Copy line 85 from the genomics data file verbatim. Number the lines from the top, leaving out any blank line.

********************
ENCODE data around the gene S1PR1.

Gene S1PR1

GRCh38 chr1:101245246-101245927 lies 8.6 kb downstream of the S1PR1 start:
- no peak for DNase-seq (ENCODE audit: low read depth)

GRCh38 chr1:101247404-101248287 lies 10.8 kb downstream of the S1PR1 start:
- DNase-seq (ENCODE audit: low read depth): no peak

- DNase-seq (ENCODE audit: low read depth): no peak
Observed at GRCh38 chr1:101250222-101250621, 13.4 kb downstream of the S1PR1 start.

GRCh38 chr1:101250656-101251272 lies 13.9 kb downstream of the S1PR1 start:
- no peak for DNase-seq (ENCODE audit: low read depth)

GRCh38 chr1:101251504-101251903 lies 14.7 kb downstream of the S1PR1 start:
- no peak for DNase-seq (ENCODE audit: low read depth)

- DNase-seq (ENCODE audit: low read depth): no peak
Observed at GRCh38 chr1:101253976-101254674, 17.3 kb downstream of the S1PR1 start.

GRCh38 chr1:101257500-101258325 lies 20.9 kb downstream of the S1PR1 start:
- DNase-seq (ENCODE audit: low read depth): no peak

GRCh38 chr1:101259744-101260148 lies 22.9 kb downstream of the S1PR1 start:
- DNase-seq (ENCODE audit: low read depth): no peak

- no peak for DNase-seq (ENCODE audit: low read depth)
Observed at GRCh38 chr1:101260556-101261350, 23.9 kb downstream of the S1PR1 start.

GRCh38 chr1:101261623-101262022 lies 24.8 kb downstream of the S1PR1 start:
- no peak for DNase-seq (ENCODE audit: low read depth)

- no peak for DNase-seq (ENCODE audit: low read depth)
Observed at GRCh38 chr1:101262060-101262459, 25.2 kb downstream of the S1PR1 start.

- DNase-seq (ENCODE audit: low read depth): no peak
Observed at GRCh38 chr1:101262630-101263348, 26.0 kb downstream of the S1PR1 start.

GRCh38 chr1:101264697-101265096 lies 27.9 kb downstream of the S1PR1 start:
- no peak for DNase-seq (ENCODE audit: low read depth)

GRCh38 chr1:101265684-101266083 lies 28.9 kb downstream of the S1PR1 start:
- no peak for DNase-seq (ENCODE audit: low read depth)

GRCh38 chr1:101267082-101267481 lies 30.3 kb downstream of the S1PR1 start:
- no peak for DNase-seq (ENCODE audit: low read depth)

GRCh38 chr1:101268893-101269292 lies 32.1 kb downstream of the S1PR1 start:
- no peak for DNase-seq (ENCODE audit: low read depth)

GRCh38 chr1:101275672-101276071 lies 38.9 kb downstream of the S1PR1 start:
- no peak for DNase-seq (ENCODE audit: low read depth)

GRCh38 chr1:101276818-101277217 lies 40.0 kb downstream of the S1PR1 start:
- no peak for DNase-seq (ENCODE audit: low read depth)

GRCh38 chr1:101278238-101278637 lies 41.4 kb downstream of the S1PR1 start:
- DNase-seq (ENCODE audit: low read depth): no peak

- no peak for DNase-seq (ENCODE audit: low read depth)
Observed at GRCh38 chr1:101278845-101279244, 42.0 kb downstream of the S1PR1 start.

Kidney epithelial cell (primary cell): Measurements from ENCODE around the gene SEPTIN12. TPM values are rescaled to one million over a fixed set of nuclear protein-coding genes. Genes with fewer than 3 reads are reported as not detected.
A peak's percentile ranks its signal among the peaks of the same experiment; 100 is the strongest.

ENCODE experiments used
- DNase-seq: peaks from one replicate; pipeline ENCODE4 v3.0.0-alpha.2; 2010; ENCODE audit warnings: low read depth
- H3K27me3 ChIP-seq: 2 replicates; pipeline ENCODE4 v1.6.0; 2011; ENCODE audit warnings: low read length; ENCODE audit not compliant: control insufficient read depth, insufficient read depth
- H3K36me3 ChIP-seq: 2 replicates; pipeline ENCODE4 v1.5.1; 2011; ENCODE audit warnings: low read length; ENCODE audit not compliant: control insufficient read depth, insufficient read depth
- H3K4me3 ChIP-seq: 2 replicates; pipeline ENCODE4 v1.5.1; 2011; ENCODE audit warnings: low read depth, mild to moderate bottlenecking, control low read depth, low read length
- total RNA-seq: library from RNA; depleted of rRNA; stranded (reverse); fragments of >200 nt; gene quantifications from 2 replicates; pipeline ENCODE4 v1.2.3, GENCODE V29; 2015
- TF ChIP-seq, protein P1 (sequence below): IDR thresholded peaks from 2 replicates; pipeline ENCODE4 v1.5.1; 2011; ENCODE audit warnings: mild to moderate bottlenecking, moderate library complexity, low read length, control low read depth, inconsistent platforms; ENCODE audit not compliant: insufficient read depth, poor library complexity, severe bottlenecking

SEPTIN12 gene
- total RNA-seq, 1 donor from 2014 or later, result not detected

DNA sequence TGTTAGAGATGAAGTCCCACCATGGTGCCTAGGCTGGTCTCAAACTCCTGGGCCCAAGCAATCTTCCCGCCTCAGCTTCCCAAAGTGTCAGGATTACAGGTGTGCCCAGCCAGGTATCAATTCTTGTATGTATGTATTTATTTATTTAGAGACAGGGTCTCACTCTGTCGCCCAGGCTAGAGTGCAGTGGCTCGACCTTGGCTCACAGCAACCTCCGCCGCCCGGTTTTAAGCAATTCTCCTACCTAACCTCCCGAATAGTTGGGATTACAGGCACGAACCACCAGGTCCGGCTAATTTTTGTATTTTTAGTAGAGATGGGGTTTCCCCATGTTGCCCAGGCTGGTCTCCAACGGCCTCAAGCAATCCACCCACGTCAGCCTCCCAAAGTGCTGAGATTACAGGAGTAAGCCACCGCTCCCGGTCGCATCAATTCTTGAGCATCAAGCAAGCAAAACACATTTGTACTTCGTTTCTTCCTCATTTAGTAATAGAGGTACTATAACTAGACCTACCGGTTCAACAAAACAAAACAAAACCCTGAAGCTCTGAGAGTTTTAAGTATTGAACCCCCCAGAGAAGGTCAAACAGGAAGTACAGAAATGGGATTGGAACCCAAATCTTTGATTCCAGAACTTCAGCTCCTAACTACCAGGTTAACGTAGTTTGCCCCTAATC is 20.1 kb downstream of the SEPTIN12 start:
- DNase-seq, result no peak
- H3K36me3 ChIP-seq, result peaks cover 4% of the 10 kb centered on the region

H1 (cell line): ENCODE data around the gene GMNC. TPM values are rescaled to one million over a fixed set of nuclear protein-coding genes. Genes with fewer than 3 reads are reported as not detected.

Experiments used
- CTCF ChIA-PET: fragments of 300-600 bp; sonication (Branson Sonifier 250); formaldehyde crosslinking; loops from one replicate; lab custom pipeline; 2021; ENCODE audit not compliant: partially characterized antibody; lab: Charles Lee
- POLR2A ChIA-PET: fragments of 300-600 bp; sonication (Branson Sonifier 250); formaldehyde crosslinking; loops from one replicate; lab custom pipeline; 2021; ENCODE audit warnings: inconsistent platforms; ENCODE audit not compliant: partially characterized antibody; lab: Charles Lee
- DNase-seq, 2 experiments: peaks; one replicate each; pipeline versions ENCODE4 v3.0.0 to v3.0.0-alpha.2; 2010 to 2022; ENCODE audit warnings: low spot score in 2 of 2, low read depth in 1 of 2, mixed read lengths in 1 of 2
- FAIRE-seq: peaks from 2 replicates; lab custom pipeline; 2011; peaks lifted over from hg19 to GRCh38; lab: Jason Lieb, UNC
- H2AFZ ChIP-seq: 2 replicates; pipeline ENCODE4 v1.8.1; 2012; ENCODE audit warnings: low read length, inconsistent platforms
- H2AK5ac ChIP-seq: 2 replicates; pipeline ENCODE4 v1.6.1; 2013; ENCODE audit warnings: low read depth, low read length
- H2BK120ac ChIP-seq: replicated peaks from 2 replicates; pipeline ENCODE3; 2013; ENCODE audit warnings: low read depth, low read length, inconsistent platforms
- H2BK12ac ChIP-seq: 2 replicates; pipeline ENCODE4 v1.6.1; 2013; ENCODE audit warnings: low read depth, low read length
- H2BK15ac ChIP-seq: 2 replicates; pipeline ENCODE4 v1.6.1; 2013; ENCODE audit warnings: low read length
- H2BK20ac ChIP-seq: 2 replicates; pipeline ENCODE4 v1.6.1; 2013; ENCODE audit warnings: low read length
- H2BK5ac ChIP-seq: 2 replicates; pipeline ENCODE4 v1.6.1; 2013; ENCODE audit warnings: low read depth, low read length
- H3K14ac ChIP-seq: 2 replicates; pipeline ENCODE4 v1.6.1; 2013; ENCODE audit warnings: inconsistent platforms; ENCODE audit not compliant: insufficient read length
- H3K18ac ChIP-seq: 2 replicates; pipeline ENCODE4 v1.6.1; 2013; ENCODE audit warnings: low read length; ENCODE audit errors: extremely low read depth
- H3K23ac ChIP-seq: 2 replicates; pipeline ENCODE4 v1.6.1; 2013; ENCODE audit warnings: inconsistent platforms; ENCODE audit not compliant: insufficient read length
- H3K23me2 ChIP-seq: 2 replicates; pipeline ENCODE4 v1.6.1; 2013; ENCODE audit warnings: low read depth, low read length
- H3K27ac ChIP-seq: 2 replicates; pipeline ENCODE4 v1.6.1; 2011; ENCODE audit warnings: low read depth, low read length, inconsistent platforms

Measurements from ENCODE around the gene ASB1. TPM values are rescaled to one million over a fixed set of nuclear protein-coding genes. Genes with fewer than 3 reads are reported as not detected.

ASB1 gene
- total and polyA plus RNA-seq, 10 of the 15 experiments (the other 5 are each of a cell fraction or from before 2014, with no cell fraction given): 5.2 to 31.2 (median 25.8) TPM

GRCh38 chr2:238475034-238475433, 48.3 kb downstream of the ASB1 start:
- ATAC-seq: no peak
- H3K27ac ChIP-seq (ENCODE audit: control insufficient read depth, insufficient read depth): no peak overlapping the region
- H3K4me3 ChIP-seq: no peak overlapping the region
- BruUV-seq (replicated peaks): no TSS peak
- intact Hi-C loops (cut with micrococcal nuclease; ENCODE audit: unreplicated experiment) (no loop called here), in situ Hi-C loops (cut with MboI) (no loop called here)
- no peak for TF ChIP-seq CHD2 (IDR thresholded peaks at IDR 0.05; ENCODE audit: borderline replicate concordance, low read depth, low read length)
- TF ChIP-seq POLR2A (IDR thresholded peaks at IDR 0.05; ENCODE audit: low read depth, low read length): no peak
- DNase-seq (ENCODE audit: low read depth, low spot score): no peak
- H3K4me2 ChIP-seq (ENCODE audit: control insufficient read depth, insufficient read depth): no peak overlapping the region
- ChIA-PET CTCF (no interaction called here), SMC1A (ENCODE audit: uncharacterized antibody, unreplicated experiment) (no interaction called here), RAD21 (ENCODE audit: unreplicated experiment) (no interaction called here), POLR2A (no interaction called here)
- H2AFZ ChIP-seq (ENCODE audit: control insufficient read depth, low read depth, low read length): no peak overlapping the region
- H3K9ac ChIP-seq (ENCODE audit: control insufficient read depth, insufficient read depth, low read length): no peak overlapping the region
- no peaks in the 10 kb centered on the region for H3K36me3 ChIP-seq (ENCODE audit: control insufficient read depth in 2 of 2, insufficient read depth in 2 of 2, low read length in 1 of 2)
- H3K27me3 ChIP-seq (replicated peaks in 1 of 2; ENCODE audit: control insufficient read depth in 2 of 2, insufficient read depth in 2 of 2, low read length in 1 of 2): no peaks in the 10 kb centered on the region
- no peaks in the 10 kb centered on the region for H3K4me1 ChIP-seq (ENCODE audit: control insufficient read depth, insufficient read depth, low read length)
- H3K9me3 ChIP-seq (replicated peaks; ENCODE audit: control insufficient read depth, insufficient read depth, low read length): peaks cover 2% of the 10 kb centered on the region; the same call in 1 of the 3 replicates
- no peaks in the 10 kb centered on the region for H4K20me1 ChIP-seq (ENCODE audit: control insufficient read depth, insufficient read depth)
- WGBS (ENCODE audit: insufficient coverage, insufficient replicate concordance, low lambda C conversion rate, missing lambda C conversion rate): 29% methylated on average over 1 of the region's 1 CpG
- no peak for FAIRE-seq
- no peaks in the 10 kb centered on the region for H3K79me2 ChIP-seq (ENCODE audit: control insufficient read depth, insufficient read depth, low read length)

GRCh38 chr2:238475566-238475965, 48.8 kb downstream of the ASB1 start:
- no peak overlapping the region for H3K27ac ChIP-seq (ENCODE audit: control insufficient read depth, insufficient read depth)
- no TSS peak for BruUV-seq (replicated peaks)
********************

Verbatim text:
- TF ChIP-seq POLR2A (IDR thresholded peaks at IDR 0.05; ENCODE audit: low read depth, low read length): no peak